HARTFORD, Conn. (AP) -- Deep cuts to hospitals and changes in Medicaid eligibility are among the reductions Connecticut Gov. Dannel P. Malloy is proposing in his new two-year budget, set to be presented on Wednesday.
A budget document obtained Tuesday by The Associated Press shows the Democratic governor's plan cuts $1.8 billion in spending from the current services budget, which is the amount of spending required by law.
Malloy, who is scheduled to address a joint session of the General Assembly at noon, has been criticized by legislative Republicans for spending initiatives he has recently unveiled, especially those relying on borrowing. He's also likely to receive criticism for increasing spending in the general fund, the state's main account, by roughly 5 percent in the first year and 3.7 percent in the second.
Under Malloy's proposal, the general fund would be about $20 billion in the first year and $20.8 billion in the second, according to the budget document.
Malloy's budget director, Benjamin Barnes, said much of the spending increase stems from state employee retirement health care and pension costs, expanding Medicaid eligibility under the federal health care reform law and other higher Medicaid costs. To help offset costs, besides the spending cuts, Malloy's budget extends various taxes and tax credits set to expire.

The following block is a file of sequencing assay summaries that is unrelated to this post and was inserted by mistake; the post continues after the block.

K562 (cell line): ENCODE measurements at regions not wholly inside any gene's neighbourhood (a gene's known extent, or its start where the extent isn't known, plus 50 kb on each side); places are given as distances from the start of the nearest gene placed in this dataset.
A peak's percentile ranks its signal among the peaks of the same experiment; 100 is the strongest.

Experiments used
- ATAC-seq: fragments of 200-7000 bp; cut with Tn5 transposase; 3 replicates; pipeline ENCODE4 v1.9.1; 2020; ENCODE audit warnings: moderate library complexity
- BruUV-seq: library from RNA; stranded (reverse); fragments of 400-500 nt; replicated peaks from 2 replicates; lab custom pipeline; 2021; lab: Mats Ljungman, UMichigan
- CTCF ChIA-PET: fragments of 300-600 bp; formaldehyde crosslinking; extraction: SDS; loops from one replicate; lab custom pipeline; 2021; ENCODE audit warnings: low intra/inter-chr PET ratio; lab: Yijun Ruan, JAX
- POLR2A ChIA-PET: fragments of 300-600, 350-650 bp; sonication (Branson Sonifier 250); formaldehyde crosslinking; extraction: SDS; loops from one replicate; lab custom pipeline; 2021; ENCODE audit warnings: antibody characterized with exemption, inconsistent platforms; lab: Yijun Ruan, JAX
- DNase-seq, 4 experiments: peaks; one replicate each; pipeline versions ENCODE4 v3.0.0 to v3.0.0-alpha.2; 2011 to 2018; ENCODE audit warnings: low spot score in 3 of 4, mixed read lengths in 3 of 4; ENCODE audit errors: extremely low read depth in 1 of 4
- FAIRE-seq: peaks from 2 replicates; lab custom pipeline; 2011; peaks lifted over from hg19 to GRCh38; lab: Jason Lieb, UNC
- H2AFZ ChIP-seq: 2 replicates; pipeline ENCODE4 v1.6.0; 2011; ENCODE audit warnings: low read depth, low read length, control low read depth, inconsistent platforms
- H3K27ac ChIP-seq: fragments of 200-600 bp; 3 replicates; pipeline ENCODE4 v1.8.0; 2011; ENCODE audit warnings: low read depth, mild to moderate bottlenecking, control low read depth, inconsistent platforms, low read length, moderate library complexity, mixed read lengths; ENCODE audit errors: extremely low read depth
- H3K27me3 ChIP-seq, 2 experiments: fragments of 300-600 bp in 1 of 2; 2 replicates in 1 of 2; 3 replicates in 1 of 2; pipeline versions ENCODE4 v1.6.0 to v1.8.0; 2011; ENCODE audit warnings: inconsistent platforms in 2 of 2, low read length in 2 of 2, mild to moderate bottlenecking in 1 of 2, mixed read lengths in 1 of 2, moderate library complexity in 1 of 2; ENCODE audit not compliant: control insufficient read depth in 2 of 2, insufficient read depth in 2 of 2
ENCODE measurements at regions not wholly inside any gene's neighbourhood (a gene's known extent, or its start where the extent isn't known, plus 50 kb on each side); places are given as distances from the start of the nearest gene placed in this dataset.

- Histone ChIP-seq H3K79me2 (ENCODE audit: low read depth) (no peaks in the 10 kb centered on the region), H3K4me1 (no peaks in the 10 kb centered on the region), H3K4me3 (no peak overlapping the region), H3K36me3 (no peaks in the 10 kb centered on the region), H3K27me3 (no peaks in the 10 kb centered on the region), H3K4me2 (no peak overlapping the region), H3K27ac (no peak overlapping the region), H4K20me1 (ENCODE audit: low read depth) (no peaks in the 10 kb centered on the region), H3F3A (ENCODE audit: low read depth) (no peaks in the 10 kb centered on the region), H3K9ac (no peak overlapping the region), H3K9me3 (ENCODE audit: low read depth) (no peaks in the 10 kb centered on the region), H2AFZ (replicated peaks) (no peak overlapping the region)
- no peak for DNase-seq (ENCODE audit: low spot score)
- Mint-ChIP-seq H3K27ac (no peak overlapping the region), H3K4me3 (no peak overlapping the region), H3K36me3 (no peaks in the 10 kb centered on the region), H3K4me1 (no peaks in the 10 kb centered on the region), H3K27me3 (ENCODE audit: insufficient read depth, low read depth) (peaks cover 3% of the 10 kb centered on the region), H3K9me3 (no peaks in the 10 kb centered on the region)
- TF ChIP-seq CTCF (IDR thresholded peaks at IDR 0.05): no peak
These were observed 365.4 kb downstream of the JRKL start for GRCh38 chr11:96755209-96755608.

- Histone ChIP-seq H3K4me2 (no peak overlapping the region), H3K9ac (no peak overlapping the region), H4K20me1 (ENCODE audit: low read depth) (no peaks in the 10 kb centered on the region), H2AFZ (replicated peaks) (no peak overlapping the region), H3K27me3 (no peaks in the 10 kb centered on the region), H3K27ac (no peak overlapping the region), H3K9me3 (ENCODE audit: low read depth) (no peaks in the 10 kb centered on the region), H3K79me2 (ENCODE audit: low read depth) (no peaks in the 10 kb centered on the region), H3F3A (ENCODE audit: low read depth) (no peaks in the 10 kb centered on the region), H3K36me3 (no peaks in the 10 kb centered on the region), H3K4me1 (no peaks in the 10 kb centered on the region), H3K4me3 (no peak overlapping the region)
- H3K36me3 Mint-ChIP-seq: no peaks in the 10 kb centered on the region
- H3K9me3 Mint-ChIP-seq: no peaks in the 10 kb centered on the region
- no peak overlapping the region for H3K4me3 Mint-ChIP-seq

Chief of Staff Mark Ojakian defended the package, which he called a framework for discussions with lawmakers over the coming weeks.
"We're producing a balanced budget while increasing spending by a very marginal amount to reflect the governor's priorities but also cutting programs and no new taxes," Ojakian said.
The General Assembly, which is controlled by Democrats, has until June 5 to reach an agreement with the governor.
The largest reduction is made in the Department of Social Services account, the largest in the budget. Barnes said many of the spending reductions included in a recent deficit-cutting plan, including reductions in the funding hospitals use to help cover the cost of caring for uninsured patients, are extended into the new budget proposal. He said the payments to hospitals are cut in half in the first year and are phased out in fiscal year 2015.
He said the program is phased out in 2016 under the federal health care reform law because those patients will theoretically be insured.
The health care reform law also prompted the Malloy administration to propose that about 40,000 higher-income Medicaid recipients, such as some parents of children on the HUSKY health insurance program, transition into the new health care exchange and sign up for private coverage with a subsidy. Additionally, Barnes said the budget cuts tens of millions of dollars from small social service programs.
Malloy has already released various details of his budget. On Tuesday, he announced that his plan dedicates an additional $152 million over two years to the Education Cost Sharing grant, the state's major grant program for local education affecting 117 cities and towns.
Malloy said much of the additional money will target some of the state's most troubled schools.
A state education task force recently recommended increasing state spending on ECS.
Malloy also has proposed a $1.5 billion, 10-year plan to boost science, technology and engineering at the University of Connecticut and a $200 million, 10-year fund to help attract more bioscience companies and jobs to the state. Borrowed money, or bonding, will be used to help pay for both initiatives.
House Minority Leader Lawrence Cafero Jr., a Norwalk Republican, said he was dismayed by Malloy's plan to spend so much on UConn during difficult economic times.
"My first reaction is, 'Say it ain't so, governor. Say it ain't so,'" Cafero said last week.
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